Super Dark Times

Studio: The Orchard
Directed by Kevin Phillips

Sep 26, 2017 Web Exclusive
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As more millennials hit their thirties, the standing obsession with Eighties culture has been subsumed by nostalgia for the Nineties. Although an organizing cultural principle for that decade is more elusive than others, it’s easy to see why the Nineties might become a romanticized era in years to come. The Cold War was over and the War on Terror was still years away. The internet and cellular phones were in their infancy, providing teens with new means of connectivity but not yet dominating their daily lives. Super Dark Times, the feature debut of writer/director Kevin Phillips, harkens back to those years with an honest eye and a bloody mind.

Comparisons to Stand By Me and Donnie Darko have already been made, but the film in which Super Dark Times footsteps seems to be following is It Follows. Although It Follows kept its time period purposefully vague - Super Dark Times seems to land somewhere around 1996 - both films view the suburbs of decades past through a dreamy, twilight lens that focuses into a waking nightmare. The narrative of Super Dark Times never becomes overtly supernatural, but it presents its horrific elements with a surrealism that reads as such. The film stars Owen Campbell and Charlie Tahan as Zach and Josh, two fifteen-year old best friends whiling away their youth in a quiet Hudson Valley town. Following a horrific accident, their attempts to cover up their involvement leads them down a path of paranoia, fear and violence that threatens to destroy their friendship.

Despite an opening sequence featuring a dead deer that telegraphs its sinister intentions, the first act of Super Dark Times plays like a low-key character study, building a minor world of autumnal suburbia with care and detail. The sharp script and natural performances paint an accurate picture of teen boys, complete with their stupid hypothetical tangents and performative one-upmanship interactions. The plot appearing like an intruder in the film itself seems by design, but the slice of life story Phillips is telling up to that point is engaging enough to support an entire film of its own. The instincts he displays during the early scenes - sharp edits and sudden soundtrack cues contrasted against lingering shots of landscapes or characters simply conversing - continue to serve him well once the film takes its turn. The soundtrack transforms into single piercing notes and repurposed sound effects, and the sharp cuts communicate uncertainty and fear rather than teenage exuberance. He’s also aware of how powerful autumn itself is when invoking both nostalgia and dread. The sun is low and cold in the sky in the background of many shots and the presence of rotting pumpkins on stoops and early-bird Christmas decorations capture the season in a way that’s both alluring and off-putting.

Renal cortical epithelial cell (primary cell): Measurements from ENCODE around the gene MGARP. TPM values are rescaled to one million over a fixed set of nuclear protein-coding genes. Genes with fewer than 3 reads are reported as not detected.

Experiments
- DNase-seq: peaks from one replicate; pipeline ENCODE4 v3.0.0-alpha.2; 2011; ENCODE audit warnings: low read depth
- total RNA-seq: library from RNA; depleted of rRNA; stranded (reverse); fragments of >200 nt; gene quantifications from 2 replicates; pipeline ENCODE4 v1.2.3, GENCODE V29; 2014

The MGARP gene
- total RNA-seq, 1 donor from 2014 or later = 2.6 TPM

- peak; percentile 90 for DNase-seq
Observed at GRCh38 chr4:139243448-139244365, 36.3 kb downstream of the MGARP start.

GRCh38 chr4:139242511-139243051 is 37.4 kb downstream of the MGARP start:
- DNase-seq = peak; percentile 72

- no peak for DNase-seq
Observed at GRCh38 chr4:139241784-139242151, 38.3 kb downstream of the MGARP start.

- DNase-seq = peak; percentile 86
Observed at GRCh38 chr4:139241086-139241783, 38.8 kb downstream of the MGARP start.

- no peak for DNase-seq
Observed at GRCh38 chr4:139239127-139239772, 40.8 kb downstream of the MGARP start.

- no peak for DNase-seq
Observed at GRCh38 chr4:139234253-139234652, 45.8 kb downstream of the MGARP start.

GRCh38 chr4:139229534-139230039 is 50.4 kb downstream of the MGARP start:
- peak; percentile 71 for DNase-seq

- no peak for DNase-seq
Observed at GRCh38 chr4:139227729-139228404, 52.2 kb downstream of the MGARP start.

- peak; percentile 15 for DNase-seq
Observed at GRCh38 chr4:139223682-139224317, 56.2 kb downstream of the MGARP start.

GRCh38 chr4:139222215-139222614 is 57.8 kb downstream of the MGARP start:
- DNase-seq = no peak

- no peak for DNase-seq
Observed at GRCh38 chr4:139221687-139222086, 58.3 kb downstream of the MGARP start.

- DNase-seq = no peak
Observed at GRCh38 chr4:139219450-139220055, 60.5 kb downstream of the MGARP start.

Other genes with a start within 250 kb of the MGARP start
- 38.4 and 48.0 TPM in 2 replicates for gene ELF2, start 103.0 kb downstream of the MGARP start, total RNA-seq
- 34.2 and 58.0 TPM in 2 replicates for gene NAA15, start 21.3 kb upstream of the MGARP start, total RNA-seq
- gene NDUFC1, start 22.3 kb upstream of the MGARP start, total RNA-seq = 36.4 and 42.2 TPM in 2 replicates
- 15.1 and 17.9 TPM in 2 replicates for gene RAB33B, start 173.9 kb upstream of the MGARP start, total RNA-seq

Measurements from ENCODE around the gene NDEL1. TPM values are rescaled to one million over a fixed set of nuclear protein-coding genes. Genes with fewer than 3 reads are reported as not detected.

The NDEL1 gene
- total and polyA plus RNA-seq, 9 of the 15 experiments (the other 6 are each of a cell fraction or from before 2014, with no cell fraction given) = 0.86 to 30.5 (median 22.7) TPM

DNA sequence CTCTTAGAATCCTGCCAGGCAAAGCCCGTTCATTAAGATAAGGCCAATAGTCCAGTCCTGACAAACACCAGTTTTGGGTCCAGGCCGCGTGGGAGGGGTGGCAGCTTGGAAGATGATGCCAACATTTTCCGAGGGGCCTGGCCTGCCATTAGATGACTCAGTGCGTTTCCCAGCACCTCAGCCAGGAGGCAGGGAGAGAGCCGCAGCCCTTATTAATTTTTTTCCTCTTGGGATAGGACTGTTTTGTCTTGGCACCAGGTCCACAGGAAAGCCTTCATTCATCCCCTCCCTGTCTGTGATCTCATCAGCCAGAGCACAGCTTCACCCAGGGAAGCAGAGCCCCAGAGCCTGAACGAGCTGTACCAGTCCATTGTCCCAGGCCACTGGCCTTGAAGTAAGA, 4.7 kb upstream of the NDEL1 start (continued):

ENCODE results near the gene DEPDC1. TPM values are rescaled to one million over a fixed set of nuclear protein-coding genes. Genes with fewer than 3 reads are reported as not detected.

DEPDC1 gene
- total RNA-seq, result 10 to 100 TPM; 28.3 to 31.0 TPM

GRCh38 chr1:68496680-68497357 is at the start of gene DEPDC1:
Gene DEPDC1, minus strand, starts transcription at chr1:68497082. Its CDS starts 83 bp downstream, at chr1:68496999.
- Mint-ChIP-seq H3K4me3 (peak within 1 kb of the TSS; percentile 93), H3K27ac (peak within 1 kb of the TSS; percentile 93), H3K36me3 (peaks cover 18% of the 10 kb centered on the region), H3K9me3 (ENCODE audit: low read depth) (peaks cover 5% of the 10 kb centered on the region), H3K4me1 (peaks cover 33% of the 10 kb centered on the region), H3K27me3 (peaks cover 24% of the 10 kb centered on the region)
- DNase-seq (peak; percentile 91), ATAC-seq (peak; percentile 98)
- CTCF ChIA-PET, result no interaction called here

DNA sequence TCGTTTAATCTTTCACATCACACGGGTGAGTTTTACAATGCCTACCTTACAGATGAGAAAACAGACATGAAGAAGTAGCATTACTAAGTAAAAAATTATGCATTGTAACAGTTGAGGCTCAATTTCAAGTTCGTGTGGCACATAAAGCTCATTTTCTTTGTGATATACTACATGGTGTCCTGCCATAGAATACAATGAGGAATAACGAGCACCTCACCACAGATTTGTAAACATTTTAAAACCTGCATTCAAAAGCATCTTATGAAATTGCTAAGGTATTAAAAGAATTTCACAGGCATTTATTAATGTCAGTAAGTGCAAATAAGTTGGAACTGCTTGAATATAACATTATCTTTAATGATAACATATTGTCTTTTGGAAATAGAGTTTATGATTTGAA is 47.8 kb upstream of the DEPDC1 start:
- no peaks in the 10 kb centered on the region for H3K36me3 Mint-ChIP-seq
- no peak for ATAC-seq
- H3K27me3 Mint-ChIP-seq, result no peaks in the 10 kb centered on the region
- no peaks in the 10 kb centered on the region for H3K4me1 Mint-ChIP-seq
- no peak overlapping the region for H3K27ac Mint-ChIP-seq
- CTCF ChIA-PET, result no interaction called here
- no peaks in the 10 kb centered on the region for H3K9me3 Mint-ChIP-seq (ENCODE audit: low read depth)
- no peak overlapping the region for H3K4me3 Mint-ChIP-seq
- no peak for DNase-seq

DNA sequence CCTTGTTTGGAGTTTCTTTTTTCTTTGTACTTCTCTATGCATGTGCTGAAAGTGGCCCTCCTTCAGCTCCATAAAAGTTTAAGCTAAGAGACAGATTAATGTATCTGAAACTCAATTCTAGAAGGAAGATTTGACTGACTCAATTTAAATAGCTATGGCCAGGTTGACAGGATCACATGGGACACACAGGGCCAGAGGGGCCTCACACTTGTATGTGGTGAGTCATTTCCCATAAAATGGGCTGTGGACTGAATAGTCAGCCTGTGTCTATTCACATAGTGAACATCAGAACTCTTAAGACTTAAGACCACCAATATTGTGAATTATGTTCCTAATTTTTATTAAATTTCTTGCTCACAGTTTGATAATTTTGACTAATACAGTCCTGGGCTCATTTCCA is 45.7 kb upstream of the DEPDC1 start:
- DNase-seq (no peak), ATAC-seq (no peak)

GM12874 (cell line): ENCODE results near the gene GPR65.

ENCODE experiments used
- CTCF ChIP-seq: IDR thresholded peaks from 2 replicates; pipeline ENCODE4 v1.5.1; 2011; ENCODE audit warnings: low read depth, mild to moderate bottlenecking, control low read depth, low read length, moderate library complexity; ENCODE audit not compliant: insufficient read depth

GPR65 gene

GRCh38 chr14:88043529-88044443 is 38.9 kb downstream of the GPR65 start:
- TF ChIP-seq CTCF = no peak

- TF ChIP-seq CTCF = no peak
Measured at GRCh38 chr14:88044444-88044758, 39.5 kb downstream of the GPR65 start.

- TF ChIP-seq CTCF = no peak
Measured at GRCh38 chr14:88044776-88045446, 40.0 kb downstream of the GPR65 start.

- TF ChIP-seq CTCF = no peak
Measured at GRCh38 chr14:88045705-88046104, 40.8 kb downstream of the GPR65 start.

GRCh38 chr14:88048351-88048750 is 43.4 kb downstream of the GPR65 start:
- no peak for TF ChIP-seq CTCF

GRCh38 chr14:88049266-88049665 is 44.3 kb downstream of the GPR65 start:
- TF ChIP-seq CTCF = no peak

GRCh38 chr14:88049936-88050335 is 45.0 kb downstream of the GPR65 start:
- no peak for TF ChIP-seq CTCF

If there’s any points to be docked from Super Dark Times, they come from the final twenty minutes, which hit the gas a little too hard and muddles whatever message the film is attempting to impart. As an exercise in escalating drama and thrills, however, the film works beautifully. Perhaps above all else, Phillips deserves credit for crafting a work that pinpoints nostalgia without resorting to pandering references and nudging the audience to make sure they get it. Specific touches in that regard are minor - a beeper, some scrambled porn, our main characters checking out hot girls in an old yearbook rather than on Facebook - and avoid bludgeoning the audience with obvious pop hits and stereotypical fashion ensembles. Instead, Super Dark Times appeals to the tactile and sensory memories of anyone who grew up in a middle-class suburb around the turn of the century. 

Author rating: 8.5/10

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Average reader rating: 9/10



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